Reviewed by: Ian Mann

Album Review

2 out of 5

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A niche within a niche for hardcore avant-garde and free improv fans.

Alto saxophonist Trevor Watts has been a professional musician for over forty years mainly operating in musical areas that may be described as avant-garde or free improvisation. He started off in the sixties with the New Jazz Orchestra and was later a founder member of the Spontaneous Music Ensemble. Subsequently he led his own group Amalgam and in the eighties formed Moire Music which added elements of African/World Music to his repertoire. In fact he largely pre-empted the “World Music” phenomenon. Of late he has been working in a duo with percussionist Jamie Harris and also leads his own Celebration Band. Watts has of course worked with many other musicians and the projects mentioned above are only a few of the landmarks in a long and distinguished career.

“World Sonic” is his first totally solo album. It is recorded entirely solo on alto saxophone in real time with no studio effects, trickery or overdubbing. On anybody’s terms it is a technical tour de force. Watts must use every single square inch of his instrument. The opening track “Solarsonic” is a quite dazzling display of circular breathing and overblowing and is not without melody. However there are eighteen tracks in all and without the variety and colours that other instruments can bring listening can soon get to feel like hard work, despite the fact that Watts keeps each track brief and actually manages to add quite a lot of variety to his sound given the restrictions of his chosen format.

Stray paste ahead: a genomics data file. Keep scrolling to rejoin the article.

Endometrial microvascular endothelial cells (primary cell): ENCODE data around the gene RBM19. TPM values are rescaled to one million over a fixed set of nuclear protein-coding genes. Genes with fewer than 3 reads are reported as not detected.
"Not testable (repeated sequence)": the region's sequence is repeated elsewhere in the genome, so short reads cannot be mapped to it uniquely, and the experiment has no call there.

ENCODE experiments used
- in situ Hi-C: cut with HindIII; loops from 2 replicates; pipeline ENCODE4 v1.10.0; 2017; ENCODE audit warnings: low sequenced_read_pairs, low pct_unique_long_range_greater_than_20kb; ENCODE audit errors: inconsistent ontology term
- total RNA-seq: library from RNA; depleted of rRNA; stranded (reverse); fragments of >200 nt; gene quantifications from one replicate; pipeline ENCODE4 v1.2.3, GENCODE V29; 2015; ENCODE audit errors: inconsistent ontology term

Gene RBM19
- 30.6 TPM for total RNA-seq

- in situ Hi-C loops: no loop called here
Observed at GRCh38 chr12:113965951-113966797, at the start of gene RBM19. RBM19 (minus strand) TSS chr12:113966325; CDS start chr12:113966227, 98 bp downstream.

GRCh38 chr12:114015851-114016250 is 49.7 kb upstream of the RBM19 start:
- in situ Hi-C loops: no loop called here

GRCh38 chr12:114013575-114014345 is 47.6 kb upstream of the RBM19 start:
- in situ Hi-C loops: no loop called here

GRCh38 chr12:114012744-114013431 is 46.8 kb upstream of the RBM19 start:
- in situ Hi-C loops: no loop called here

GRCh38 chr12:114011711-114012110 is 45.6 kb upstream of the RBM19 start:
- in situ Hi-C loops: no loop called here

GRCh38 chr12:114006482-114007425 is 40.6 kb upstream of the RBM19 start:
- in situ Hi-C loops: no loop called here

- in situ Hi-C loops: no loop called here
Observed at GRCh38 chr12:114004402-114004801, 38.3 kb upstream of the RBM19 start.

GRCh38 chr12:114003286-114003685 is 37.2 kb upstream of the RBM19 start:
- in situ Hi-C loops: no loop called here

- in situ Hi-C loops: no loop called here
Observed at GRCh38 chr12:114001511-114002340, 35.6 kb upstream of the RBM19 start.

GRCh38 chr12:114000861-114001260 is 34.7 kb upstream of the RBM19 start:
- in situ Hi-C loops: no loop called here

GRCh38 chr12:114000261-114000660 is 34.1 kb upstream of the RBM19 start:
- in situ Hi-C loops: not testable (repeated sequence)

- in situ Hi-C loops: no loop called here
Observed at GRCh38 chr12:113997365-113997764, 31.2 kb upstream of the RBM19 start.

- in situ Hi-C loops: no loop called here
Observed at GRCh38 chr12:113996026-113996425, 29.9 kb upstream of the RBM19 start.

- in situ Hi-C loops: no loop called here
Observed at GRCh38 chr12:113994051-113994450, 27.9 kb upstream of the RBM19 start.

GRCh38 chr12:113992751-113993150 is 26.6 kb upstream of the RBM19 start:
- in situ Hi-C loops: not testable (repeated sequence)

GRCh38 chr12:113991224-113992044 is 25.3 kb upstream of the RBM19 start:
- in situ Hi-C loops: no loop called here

I found that “World Sonic” is one of those records I admire rather than enjoy. I can appreciate Watts’ musicianship and resourcefulness and admire his integrity and uncompromising stance. That said I wouldn’t want to listen to this album again. It is very challenging and a recording that makes no concessions to the listener. The solo format doesn’t work for me as I need a wider instrumental palette and prefer to hear the interaction between the musicians. Impressive as it is “World Sonic” is just too claustrophobic and intense.

It is often said by the record company bean counters that jazz is a niche market, a sentiment I don’t necessarily agree with. There’s some great music out there. It’s just a question of bringing it to people’s attention.

“World Sonic” is a niche within a niche. In all honesty this is not a record I could recommend to the average jazz listener - let alone somebody with no knowledge of the genre. To illustrate the point I saw Watts and percussionist Jamie Harris play as a duo on the Stroller programme at Brecon in 2004. The intensity was too much for the majority of the listeners and most of them moved on in search of something they found more accessible. I watched for a while, was impressed on a technical level but eventually moved on myself. I felt some sympathy for Watts and admiration too for a man who takes risks, asks no favours and makes music HIS way.

However, “World Sonic” is likely to appeal to other musicians who wish to study Watts’ phenomenal technique and will also be enjoyed by hardcore avant-garde and free improv fans. It’s just that it’s too overpowering for the rest of us.